CREDIT: YouTube Screenshots

The best horror movies are the ones where you actually care about the characters, even though the fun of horror movies often has to do with the sadistic glee of reveling in fictional blood and guts. The Final Destination franchise reconciles this paradox by making the whole premise about the Grim Reaper gradually catching up to the heroes, thereby making Death the real hero, or at least the main attraction. At their cores, these movies don’t make a lick of sense (why do people who have never before displayed supernatural powers suddenly have premonitions of horrible accidents that allow them to save themselves and their friends only to eventually die anyway?), but they have their moments that produce some delightfully pulpy thrills. Thus, I present to you a reflection of how well each entry embraces its destiny.

5. The Final Destination (2009)

Final Destination 5 is the only FD movie I saw in the theater, and I really wish I could have seen The Final Destination on the big screen as well. It was the first of the series presented in 3D, and that extra dimension is easily the best (or quite possibly the only good) thing about it. But even watching the 2D version on my normal-sized TV was a better 3D experience than most 3D movies, as all the objects popping off are wonderfully bold and blunt. This is when the series first fully realizes its true Grand Guignol Rube Goldberg identity, but hoo boy, are the characters wooden. I don’t want to blame the actors here, because there is only so much you can do when the dialogue has been carefully stripped of all personality.

4. Final Destination 2 (2003)

The reverse death order in FD2 is enough to justify a sequel. Otherwise, though, this is essentially a retread of the first go-round, both in terms of vibe and effect. Ali Larter is allowed to tap into something a little more supernatural than she was in #1, but overall at this point the franchise is too green to realize how much it is allowed to experiment.

3. Final Destination (2000)

The first FD movie I saw was the fifth one, and then I went back and watched the rest of them in order. While taking in the first, I was struck by how many elements of #5 that felt essential to the franchise were not there from the beginning. The kills are not particularly gory, nor are they trying to be particularly creative, and the death order is fairly straightforward. So FD1 mainly gets credit for coming up with the premise in the first place. It also has a certain opposite-of-extreme charm by not feeding a need to shock. Alas, that restraint is the opposite of where this series fully excels.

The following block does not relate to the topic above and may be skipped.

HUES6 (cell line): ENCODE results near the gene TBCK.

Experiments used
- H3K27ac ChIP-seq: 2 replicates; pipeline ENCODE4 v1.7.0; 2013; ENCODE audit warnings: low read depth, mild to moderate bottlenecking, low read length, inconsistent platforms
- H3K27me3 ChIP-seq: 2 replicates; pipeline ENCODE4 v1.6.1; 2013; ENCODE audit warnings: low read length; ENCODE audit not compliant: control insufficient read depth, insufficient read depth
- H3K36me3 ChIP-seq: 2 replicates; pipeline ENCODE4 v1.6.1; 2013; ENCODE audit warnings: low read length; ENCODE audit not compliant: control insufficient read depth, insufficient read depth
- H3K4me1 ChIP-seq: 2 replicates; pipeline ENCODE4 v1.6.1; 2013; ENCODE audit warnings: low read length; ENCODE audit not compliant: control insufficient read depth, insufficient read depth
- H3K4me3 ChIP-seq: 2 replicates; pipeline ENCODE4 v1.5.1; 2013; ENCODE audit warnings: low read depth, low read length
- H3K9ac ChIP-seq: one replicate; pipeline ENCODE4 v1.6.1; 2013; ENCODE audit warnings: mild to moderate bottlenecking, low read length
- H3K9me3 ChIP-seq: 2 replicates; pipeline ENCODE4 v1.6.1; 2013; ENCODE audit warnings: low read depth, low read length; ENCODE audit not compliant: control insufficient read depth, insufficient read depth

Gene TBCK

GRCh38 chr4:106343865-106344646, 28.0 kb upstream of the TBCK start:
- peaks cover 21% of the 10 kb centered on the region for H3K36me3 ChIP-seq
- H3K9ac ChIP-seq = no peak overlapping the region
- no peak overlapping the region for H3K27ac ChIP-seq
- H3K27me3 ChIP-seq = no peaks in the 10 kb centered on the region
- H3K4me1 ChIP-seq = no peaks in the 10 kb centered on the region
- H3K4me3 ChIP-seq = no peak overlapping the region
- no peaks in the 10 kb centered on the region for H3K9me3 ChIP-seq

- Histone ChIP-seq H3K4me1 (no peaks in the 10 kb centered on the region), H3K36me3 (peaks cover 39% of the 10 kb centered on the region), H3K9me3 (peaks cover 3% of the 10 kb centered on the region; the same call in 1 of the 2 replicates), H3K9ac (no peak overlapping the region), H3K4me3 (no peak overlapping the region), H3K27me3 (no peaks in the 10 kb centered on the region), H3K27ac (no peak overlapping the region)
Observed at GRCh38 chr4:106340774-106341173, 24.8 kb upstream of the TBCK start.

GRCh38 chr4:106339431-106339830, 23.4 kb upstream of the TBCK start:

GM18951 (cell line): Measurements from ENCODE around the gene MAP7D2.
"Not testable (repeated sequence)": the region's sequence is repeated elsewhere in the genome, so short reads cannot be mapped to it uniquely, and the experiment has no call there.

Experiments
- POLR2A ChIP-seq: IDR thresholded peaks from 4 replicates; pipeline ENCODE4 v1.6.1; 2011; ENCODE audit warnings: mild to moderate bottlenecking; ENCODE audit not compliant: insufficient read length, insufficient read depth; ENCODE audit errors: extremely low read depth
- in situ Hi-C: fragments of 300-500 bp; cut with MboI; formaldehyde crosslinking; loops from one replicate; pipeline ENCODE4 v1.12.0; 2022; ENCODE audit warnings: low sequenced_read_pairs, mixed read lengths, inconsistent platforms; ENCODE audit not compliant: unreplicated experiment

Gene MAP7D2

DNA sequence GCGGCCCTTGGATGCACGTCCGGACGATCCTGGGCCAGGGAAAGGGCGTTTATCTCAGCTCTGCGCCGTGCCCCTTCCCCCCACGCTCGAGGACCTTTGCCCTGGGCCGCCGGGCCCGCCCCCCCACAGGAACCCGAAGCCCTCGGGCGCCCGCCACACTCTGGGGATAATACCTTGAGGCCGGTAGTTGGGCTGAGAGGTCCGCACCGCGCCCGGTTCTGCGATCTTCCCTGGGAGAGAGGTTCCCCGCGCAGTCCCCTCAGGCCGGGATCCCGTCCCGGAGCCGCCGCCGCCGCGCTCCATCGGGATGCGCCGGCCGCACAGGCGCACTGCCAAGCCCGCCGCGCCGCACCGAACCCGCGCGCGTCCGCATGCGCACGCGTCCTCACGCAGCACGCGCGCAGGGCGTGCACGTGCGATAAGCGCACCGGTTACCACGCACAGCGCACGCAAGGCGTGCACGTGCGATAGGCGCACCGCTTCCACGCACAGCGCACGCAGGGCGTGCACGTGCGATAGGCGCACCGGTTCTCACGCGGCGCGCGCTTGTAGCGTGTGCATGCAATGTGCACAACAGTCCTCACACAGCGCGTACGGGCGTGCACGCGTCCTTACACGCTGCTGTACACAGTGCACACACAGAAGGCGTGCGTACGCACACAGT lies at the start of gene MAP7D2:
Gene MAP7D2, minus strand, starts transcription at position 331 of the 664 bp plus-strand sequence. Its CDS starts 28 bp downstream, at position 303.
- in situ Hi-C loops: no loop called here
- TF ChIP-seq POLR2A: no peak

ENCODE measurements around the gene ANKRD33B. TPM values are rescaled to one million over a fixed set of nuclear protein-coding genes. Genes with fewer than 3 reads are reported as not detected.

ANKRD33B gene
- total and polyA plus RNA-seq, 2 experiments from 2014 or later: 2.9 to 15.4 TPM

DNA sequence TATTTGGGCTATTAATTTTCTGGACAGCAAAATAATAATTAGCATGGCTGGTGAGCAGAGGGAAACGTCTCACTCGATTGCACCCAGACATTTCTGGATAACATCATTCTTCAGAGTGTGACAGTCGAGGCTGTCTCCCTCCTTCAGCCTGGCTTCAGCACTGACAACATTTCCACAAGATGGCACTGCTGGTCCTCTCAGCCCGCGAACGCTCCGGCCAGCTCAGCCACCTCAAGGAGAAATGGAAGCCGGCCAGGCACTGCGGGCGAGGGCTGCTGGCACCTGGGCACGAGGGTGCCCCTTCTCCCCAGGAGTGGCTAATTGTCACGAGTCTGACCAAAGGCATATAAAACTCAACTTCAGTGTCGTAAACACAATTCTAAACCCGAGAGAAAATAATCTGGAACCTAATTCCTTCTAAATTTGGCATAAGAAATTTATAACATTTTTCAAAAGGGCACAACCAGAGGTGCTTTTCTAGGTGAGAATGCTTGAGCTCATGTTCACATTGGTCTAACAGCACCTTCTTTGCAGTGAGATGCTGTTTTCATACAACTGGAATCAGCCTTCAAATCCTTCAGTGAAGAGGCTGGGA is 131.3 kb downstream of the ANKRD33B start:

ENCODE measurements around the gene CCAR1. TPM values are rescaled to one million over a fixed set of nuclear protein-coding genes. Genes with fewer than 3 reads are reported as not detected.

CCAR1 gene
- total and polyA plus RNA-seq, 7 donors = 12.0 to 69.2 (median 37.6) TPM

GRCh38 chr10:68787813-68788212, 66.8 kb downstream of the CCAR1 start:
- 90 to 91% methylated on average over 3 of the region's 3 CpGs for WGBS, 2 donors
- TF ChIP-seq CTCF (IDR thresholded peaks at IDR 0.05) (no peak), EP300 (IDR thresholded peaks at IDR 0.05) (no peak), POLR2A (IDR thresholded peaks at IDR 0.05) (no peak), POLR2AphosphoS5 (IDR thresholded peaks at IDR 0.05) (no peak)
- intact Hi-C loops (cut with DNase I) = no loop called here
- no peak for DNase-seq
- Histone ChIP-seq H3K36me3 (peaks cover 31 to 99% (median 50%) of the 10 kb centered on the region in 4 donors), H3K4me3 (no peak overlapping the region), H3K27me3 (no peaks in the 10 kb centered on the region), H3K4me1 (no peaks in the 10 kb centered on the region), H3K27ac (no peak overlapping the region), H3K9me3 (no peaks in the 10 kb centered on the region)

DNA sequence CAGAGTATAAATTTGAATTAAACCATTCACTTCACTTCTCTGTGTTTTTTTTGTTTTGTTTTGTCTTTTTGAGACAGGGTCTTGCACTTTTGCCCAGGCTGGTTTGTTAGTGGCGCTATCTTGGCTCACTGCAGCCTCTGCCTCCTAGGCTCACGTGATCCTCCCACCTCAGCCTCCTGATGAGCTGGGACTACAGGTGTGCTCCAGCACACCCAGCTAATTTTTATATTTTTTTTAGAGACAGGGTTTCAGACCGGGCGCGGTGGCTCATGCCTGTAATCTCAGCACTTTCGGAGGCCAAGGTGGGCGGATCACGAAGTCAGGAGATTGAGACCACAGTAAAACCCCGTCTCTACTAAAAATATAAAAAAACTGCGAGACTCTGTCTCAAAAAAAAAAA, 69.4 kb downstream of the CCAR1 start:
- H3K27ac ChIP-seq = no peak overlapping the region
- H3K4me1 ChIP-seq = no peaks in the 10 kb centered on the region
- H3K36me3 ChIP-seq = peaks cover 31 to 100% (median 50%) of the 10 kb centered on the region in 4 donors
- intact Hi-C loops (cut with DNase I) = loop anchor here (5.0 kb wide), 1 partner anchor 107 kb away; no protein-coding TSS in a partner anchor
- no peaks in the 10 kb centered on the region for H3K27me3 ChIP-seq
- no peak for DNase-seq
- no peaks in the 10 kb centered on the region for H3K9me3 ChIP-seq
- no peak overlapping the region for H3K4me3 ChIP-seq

2. Final Destination 3 (2006)

The franchise is still finding itself at its midpoint, but it manages to stand above its predecessors thanks to a dose of emotional investment. Final Destination 3 is basically the only FD movie in which I actually care what happens to the main character, and that’s all thanks to the eminently compelling Mary Elizabeth Winstead. Amanda Crew isn’t so bad as her sister, either, and Ryan Merriman is perfectly decent in the friend role, too. Remember when he was the king of Disney Channel movies?

1. Final Destination 5 (2011)

FD5 feels like the product of everyone involved declaring, “Okay. We finally figured out the best way to make a Final Destination movie.” From its bravura opening premonition to its blackly comic final note, this is a case study in how to learn lessons from the past and use everything at your disposal. At this point, it is fully clear that this series works best not as horror movies but instead as anarchic comedies of catharsis (as well as warnings about crumbling infrastructure). FD5 is also the most well-cast from top to bottom, with David Koechner and P.J. Byrne providing new cheeky flavors and Tony Todd finally returning as Coroner Bludworth to sink his foreboding grin back into the mix.